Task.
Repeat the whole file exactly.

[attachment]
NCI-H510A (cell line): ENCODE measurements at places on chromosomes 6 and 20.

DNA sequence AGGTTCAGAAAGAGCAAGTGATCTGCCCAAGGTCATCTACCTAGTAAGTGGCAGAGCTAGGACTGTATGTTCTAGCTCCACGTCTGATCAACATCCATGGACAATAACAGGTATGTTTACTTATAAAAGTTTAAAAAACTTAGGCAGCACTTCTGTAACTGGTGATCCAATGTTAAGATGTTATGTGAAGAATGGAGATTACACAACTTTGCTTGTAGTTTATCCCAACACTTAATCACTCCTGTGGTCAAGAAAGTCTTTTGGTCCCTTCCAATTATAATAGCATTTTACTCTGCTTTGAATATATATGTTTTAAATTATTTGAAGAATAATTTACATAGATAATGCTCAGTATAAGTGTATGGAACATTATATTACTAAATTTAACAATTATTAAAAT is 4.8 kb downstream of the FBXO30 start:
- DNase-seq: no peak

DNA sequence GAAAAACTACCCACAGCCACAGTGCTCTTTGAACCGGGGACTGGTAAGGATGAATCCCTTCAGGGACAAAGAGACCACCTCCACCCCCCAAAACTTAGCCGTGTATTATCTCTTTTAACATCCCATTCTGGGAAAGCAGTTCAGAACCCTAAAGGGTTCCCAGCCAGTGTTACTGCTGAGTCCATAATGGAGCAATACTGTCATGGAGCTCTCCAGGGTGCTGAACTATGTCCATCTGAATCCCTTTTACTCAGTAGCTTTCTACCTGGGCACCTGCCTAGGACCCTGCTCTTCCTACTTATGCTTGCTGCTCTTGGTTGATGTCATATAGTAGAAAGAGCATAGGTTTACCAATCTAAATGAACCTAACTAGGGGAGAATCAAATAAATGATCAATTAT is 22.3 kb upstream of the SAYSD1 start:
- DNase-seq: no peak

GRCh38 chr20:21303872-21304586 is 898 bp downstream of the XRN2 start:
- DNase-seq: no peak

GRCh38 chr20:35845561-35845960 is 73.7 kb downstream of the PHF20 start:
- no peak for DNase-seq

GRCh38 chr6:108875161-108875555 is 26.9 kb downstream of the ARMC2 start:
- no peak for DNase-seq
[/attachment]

NCI-H510A (cell line): ENCODE measurements at places on chromosomes 6 and 20.

DNA sequence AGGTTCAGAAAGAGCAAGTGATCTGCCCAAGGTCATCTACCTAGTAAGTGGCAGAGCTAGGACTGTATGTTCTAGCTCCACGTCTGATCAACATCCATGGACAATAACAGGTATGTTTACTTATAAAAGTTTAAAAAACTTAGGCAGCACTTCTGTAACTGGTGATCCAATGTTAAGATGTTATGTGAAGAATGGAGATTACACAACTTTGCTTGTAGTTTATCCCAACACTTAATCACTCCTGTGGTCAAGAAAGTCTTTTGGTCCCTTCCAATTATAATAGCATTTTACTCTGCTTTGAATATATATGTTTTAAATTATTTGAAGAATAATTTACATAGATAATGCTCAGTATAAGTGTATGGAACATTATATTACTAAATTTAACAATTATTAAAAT is 4.8 kb downstream of the FBXO30 start:
- DNase-seq: no peak

DNA sequence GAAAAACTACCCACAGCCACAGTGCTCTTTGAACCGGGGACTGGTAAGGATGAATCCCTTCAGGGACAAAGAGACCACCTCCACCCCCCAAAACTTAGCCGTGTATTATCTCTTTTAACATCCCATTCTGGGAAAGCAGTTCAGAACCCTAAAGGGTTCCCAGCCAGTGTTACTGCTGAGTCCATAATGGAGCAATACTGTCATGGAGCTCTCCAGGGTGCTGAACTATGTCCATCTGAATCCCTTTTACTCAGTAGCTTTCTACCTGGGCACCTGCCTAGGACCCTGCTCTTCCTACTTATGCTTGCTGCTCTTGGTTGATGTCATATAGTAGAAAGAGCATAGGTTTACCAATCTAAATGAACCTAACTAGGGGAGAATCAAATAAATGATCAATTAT is 22.3 kb upstream of the SAYSD1 start:
- DNase-seq: no peak

GRCh38 chr20:21303872-21304586 is 898 bp downstream of the XRN2 start:
- DNase-seq: no peak

GRCh38 chr20:35845561-35845960 is 73.7 kb downstream of the PHF20 start:
- no peak for DNase-seq

GRCh38 chr6:108875161-108875555 is 26.9 kb downstream of the ARMC2 start:
- no peak for DNase-seq